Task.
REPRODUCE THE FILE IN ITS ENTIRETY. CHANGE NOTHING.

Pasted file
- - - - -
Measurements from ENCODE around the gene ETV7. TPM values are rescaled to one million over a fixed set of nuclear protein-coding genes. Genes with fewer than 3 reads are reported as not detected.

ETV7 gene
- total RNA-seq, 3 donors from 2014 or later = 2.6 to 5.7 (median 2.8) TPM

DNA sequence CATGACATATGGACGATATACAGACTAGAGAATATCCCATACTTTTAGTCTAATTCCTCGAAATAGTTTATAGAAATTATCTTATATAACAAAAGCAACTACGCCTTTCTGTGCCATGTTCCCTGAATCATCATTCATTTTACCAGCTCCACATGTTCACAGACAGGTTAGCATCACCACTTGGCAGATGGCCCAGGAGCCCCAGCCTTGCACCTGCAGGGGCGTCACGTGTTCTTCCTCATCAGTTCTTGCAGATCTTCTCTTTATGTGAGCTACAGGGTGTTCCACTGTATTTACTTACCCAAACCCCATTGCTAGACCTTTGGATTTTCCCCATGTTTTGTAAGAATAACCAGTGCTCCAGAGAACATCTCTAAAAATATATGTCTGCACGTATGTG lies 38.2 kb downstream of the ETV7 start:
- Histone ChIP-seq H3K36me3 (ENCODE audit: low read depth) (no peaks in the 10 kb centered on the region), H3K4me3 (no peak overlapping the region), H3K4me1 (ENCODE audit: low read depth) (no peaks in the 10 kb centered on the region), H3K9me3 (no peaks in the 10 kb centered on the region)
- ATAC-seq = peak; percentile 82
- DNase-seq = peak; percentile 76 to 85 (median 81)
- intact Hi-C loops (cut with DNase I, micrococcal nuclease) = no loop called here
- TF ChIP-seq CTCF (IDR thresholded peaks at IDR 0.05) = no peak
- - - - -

Measurements from ENCODE around the gene ETV7. TPM values are rescaled to one million over a fixed set of nuclear protein-coding genes. Genes with fewer than 3 reads are reported as not detected.

ETV7 gene
- total RNA-seq, 3 donors from 2014 or later = 2.6 to 5.7 (median 2.8) TPM

DNA sequence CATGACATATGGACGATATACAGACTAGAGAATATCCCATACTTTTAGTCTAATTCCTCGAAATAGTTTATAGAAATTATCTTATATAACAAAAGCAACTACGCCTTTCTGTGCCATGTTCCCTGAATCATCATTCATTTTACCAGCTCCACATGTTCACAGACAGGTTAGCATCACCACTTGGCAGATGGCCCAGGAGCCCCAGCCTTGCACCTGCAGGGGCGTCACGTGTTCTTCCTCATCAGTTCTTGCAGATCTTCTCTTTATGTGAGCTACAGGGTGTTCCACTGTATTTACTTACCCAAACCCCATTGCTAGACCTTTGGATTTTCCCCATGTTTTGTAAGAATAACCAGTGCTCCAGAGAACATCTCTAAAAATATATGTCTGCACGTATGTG lies 38.2 kb downstream of the ETV7 start:
- Histone ChIP-seq H3K36me3 (ENCODE audit: low read depth) (no peaks in the 10 kb centered on the region), H3K4me3 (no peak overlapping the region), H3K4me1 (ENCODE audit: low read depth) (no peaks in the 10 kb centered on the region), H3K9me3 (no peaks in the 10 kb centered on the region)
- ATAC-seq = peak; percentile 82
- DNase-seq = peak; percentile 76 to 85 (median 81)
- intact Hi-C loops (cut with DNase I, micrococcal nuclease) = no loop called here
- TF ChIP-seq CTCF (IDR thresholded peaks at IDR 0.05) = no peak